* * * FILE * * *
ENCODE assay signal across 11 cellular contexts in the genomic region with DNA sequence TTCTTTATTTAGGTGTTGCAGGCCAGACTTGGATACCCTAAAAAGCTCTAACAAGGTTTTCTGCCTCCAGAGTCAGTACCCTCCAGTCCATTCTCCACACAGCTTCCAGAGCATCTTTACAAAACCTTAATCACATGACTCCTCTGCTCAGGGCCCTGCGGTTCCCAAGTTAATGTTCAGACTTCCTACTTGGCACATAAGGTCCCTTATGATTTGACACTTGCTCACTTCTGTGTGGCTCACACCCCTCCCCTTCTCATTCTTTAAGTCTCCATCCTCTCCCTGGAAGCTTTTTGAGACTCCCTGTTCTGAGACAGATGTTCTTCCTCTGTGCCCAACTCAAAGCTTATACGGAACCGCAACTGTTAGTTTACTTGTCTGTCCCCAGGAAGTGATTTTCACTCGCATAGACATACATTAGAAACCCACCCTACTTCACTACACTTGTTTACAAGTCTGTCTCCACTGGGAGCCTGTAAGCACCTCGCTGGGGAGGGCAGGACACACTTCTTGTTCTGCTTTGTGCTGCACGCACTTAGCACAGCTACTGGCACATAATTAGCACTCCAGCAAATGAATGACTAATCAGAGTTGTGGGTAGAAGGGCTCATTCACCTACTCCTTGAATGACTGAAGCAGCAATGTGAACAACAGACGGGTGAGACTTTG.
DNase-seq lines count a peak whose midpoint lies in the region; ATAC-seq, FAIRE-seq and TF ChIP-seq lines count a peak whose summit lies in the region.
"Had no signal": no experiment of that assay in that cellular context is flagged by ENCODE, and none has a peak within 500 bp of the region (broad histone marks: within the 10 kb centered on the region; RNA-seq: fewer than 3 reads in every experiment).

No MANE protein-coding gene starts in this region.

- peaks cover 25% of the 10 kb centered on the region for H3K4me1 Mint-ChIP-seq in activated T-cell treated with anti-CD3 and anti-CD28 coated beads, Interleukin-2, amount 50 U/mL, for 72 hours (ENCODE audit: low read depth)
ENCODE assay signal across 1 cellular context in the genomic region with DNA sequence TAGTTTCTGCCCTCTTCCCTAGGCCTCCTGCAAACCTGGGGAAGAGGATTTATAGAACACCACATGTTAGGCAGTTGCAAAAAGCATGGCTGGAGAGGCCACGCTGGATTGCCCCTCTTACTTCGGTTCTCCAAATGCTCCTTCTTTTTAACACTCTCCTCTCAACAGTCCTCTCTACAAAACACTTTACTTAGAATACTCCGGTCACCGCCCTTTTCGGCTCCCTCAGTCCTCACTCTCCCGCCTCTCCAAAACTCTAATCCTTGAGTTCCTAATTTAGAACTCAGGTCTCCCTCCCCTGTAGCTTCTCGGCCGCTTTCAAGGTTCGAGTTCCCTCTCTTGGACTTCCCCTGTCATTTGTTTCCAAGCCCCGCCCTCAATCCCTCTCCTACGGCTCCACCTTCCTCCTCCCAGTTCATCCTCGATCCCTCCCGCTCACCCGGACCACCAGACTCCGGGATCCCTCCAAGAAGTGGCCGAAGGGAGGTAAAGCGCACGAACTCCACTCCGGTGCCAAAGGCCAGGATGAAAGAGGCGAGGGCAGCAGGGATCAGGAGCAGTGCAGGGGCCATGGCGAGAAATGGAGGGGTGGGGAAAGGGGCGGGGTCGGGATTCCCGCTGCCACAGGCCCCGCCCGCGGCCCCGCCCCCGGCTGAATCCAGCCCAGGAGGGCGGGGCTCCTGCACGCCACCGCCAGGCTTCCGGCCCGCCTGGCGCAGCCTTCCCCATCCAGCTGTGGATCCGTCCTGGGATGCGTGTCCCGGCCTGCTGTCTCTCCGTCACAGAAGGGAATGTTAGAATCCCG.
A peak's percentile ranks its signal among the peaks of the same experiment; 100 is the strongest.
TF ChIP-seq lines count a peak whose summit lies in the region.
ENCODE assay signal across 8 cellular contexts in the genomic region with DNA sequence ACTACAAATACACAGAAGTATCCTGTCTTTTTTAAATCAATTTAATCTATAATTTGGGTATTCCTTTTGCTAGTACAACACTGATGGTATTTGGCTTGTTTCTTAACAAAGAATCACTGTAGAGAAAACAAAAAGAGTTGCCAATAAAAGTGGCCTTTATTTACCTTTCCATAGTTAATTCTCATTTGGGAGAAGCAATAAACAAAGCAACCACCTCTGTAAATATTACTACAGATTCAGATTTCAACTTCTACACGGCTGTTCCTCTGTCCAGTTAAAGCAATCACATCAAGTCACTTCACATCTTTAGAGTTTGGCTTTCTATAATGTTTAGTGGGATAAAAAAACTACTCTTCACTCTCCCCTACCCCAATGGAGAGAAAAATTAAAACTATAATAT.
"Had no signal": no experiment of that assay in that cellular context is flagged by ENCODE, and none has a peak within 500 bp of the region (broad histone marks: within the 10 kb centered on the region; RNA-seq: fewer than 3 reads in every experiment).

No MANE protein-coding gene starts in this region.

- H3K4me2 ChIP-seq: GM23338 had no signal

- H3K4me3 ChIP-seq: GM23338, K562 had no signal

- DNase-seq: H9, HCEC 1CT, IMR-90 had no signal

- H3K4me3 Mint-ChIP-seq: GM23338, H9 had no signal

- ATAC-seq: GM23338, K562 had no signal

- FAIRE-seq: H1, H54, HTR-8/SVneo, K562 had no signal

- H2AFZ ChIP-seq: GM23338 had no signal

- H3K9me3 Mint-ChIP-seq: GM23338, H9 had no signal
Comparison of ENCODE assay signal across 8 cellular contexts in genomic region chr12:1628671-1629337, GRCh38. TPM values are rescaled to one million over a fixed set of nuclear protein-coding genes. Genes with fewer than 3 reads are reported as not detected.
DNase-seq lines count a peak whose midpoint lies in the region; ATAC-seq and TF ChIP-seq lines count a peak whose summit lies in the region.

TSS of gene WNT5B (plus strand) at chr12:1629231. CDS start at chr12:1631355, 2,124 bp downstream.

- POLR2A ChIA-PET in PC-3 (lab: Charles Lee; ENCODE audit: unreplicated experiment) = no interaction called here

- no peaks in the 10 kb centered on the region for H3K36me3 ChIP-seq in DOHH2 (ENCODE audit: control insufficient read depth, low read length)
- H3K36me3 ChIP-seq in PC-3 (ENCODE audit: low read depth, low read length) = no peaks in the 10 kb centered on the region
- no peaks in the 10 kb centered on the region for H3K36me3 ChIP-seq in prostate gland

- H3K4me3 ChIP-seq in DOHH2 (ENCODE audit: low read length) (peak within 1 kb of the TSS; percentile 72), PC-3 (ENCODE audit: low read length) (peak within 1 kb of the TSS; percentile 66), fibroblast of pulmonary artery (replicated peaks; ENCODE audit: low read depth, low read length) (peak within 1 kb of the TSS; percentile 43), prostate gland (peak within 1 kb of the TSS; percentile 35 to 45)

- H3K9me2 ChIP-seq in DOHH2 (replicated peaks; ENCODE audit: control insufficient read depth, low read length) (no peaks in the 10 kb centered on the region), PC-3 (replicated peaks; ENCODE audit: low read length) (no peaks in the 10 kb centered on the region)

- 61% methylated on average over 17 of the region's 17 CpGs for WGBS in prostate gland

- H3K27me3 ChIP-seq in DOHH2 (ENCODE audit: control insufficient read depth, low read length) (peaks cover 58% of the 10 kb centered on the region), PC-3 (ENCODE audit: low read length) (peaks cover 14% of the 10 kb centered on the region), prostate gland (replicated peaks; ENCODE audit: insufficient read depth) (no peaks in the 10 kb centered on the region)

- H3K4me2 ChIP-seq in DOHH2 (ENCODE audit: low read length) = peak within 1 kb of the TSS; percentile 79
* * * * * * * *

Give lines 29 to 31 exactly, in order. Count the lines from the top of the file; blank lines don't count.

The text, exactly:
- 61% methylated on average over 17 of the region's 17 CpGs for WGBS in prostate gland

- H3K27me3 ChIP-seq in DOHH2 (ENCODE audit: control insufficient read depth, low read length) (peaks cover 58% of the 10 kb centered on the region), PC-3 (ENCODE audit: low read length) (peaks cover 14% of the 10 kb centered on the region), prostate gland (replicated peaks; ENCODE audit: insufficient read depth) (no peaks in the 10 kb centered on the region)

- H3K4me2 ChIP-seq in DOHH2 (ENCODE audit: low read length) = peak within 1 kb of the TSS; percentile 79